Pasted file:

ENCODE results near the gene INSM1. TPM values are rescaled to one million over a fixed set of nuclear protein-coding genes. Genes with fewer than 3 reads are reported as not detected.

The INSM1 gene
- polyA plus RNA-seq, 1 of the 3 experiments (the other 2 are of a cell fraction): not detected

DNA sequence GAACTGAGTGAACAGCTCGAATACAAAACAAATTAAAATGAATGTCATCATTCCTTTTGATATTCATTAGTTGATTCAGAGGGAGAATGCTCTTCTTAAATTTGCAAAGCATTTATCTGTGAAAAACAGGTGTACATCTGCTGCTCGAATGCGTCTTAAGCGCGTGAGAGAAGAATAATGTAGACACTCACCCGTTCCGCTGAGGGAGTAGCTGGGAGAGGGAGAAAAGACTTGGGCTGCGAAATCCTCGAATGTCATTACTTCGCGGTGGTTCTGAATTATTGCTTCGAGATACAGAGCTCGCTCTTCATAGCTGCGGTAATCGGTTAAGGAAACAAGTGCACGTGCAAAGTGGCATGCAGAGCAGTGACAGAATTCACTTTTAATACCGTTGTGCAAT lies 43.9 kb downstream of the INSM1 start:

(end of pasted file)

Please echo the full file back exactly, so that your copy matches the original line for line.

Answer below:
ENCODE results near the gene INSM1. TPM values are rescaled to one million over a fixed set of nuclear protein-coding genes. Genes with fewer than 3 reads are reported as not detected.

The INSM1 gene
- polyA plus RNA-seq, 1 of the 3 experiments (the other 2 are of a cell fraction): not detected

DNA sequence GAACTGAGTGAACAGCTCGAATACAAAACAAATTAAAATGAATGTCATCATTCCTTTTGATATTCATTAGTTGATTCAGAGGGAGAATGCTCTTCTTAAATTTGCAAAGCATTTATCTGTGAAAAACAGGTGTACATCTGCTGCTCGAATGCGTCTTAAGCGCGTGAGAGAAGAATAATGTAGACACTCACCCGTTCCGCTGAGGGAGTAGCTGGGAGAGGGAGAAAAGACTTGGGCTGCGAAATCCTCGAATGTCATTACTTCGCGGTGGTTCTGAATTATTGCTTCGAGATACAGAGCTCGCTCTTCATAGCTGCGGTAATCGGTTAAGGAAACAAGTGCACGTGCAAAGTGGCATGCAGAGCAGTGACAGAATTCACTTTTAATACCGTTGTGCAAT lies 43.9 kb downstream of the INSM1 start: